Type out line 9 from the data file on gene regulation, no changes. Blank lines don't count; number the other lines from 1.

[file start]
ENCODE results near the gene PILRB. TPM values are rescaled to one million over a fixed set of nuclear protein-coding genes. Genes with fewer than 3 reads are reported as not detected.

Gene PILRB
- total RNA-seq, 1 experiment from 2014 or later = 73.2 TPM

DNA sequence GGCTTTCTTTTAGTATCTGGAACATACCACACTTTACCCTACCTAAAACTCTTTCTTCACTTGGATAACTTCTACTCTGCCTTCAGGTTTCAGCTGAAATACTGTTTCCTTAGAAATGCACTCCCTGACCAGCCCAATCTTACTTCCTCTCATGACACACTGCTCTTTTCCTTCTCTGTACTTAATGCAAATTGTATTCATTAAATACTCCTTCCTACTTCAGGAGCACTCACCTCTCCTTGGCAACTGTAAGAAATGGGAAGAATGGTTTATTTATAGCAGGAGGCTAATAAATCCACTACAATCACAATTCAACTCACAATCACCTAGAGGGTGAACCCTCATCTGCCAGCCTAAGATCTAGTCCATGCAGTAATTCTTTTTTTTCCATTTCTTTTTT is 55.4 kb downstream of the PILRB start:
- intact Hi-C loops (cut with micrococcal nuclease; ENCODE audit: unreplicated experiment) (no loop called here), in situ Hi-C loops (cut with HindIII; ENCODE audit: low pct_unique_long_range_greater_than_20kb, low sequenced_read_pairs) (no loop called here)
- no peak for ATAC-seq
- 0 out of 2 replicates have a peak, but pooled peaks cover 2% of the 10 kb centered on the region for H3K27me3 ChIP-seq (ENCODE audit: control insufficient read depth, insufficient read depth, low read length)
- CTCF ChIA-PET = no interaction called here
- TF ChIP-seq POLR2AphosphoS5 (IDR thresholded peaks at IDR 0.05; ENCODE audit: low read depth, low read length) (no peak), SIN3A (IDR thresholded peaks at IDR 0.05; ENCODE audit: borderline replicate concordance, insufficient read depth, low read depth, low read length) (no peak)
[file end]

- TF ChIP-seq POLR2AphosphoS5 (IDR thresholded peaks at IDR 0.05; ENCODE audit: low read depth, low read length) (no peak), SIN3A (IDR thresholded peaks at IDR 0.05; ENCODE audit: borderline replicate concordance, insufficient read depth, low read depth, low read length) (no peak)